Swept and laced valleys- groundwork
To achieve the functional and visual appearance of a swept or laced valley using plain tiles, it is important that the necessary groundwork beneath the tiles is constructed correctly.
A minimum 600mm wide strip of underlay should be laid down the centre of the entire valley length and covered by the main underlay lapped and cut into the valley intersection.
To ensure the cut tiles form a neat curve or angle around the valley, a minimum 275mm wide x 19mm thick timber board should be supported and fixed to each rafter down the length of the valley rafter above the underlay. The width of the board can vary slightly to accommodate the rafter pitch. Two additional ‘feather edged’ boards of minimum 75mm wide x 19mm -6.5mm should be nailed to each side of the centre board, with the thickest edge facing the centre line, and positioned to halve the angle between the main rafters and the centre board. The resultant groundwork should enable a continuous faceted surface onto which the cut tiles can be fixed securely as they are laid.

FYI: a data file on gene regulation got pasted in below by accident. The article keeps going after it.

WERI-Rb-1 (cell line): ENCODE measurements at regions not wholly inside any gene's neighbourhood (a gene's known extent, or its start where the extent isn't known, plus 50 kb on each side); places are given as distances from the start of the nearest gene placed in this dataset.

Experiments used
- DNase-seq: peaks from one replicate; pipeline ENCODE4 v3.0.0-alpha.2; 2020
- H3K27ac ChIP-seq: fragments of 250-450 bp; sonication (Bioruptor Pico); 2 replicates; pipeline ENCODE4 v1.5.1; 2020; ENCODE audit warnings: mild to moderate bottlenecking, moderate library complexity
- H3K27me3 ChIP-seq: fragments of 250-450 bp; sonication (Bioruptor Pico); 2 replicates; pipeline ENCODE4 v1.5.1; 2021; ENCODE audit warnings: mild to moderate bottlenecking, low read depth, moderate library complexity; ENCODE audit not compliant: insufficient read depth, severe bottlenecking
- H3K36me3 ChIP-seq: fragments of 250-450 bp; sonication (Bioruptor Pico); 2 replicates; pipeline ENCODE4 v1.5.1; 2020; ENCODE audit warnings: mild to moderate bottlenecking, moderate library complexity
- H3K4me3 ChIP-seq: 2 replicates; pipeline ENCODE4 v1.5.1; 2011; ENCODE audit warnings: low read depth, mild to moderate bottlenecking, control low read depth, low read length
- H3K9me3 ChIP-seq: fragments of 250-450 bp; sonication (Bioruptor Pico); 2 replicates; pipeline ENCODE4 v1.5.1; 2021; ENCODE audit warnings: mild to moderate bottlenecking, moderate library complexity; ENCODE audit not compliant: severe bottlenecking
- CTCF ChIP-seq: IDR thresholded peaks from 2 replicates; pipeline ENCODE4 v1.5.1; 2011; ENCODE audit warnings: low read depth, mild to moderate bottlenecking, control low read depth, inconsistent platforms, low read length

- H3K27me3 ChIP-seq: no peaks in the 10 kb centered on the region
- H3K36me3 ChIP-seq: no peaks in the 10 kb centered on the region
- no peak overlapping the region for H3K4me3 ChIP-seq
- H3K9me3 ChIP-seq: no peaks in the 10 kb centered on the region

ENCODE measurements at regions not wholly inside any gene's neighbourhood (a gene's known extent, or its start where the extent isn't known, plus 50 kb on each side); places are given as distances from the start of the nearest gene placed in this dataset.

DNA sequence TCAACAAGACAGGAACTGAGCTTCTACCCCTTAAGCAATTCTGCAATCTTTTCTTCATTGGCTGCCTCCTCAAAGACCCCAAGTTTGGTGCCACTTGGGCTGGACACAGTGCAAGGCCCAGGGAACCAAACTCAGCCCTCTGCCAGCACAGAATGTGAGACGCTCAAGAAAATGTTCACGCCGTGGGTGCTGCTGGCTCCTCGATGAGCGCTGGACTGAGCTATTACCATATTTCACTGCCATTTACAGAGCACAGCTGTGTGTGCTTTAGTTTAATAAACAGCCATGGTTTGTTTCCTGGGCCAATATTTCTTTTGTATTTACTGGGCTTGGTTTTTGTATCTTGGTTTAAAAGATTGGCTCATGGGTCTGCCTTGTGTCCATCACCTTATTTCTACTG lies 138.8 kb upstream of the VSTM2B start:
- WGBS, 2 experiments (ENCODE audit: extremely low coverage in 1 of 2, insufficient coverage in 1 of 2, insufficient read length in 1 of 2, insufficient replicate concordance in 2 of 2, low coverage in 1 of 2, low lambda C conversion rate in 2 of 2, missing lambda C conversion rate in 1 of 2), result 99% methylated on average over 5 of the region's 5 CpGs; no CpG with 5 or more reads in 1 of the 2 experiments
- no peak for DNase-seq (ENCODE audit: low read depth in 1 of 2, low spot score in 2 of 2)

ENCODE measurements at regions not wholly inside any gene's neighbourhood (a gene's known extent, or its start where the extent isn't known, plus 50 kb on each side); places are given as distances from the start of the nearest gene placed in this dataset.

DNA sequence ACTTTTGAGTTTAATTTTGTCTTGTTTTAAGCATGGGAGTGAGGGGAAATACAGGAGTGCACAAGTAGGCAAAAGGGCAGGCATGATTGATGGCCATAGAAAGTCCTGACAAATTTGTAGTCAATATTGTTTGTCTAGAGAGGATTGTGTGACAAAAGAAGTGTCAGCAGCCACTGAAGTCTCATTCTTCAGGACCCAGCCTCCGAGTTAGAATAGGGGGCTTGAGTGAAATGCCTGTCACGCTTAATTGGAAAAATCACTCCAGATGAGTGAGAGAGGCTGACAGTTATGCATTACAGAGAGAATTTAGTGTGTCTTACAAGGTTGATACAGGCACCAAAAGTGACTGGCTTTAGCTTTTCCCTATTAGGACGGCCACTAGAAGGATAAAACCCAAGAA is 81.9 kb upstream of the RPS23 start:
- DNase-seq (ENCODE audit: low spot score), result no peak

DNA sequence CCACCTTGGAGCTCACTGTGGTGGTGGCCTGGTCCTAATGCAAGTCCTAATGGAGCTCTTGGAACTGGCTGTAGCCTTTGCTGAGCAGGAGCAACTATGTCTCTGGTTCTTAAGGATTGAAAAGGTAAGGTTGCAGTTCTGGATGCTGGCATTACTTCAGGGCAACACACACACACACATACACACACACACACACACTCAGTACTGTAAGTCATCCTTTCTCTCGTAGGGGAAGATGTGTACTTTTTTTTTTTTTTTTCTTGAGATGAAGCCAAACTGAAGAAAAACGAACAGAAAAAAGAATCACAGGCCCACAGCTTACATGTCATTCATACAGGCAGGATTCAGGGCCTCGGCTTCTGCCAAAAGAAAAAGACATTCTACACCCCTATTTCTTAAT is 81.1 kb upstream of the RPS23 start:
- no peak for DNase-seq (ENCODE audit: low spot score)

At the eaves, 75mm minimum height tapered timber fillets should be used to raise the eaves course of tiles. The height of the fillet depends on the main valley board position in relation to the subtended angle of the valley.
The tiling battens contiguous to each side of the feather edge boards should be cut to finish flush with the top surface and align horizontally with the battens on the adjacent roof slopes.
Code 3 lead or bituminous sheet soakers may be required to be laid beneath each course of tiles towards the valley to maintain the weathertightness of the reduced head and side laps.
Laced valley construction showing soakers laid nearest to the valley.
(Similar groundwork applies to swept valley construction). Underlay omitted for clarity in photo.